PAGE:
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The jig needed to take the two required images is essentially a sliding dovetail with the camera attached.
The bolt only goes through the dovetail. The dovetail and bolt are free to slide in the dovetailed groove. The bolt is also counter sunk.
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Have you ever felt that your photographs just don’t capture the shape and curves of your work? Wouldn’t it be nice to be able to present your work to your clients and fans with greater depth and detail? Well you can. And the idea isn’t new. It’s called anaglyphic photography and according to wiki (it’s never wrong, right?) it dates back to 1853.
The principle involves showing two images of a specific color slightly off-set and then blocking/filtering one of the images from view from only one eye. Movie theaters use the same principle today only they use a special screen, special polarized light and polarized lenses in the glasses.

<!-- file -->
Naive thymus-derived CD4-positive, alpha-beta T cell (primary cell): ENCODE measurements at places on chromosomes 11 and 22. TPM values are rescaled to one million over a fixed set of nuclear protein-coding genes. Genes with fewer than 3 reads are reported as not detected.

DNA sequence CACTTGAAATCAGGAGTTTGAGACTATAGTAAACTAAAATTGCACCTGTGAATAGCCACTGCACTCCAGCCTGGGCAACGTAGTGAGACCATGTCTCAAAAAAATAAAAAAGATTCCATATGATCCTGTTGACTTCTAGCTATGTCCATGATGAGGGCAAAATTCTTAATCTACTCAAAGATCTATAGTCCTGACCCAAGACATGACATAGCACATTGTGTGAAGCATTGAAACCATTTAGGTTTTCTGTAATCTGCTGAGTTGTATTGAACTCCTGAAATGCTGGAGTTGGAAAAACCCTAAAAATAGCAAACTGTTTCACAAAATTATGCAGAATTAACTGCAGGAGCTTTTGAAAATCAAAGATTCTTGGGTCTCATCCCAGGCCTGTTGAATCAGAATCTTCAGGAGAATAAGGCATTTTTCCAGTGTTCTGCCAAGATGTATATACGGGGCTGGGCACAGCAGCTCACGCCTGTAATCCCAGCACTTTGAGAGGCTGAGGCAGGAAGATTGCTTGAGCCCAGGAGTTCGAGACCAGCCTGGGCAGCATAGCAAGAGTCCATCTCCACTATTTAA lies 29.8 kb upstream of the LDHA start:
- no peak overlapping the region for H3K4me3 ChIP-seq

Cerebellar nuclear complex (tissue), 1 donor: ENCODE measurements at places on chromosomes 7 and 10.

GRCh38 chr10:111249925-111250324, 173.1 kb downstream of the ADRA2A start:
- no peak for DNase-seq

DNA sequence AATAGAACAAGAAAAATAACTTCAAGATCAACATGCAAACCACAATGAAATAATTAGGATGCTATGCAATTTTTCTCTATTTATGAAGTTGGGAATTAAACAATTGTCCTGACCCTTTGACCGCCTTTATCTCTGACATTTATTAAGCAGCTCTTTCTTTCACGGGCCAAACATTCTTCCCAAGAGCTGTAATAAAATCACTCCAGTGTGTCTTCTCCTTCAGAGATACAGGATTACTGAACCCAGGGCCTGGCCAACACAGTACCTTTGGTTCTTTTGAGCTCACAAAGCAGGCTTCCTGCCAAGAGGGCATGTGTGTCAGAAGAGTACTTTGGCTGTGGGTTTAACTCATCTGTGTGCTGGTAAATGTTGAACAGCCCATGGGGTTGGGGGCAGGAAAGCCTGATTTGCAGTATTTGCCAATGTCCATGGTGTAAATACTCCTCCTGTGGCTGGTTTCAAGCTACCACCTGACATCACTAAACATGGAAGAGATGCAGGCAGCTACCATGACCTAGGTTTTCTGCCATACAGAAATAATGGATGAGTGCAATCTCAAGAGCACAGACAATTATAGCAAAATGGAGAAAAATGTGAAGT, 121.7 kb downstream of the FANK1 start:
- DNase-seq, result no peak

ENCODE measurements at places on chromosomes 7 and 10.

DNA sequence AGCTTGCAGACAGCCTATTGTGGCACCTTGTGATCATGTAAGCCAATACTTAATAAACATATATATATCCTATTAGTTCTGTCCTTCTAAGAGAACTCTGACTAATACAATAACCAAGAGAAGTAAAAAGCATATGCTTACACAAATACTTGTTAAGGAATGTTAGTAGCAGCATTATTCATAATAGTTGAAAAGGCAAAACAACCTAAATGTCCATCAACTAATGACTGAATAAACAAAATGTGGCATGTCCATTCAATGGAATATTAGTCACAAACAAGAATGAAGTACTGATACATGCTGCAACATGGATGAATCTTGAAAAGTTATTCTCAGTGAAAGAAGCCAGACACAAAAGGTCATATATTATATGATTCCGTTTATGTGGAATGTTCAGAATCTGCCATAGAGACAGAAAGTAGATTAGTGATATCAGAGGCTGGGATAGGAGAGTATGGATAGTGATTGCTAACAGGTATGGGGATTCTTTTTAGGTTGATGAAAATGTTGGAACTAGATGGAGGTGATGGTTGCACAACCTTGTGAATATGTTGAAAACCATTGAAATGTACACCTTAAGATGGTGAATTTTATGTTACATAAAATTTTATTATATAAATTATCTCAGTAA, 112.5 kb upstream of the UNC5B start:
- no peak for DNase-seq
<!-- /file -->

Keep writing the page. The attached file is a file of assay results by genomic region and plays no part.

Anyway, we can do something similar using the jig shown above. You take one photo and slide the camera one way or the other and take a second picture. The two images can be manipulated in Adobe Photoshop or other imaging software to adjust the left and right images to either blue or red. If your audience is wearing blue/red glasses the effect is pretty awesome if done correctly. I am certainty going to start showing 3D images of my work. How about you guys?
For more info on the Jig, Process and more example pictures visit here.
An example 3D image that you can make with thie jig.
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Howard - I added more pictures which should help to answer your question. The dovetail is free to slide in the dovetailed groove. The bolt only goes through the dovetail. It is essentially a sliding dovetail.
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This sounds very interesting. Can you explain a little more about how much offset. Are there different holes in the dove tail bottom? How is the adjustment made?
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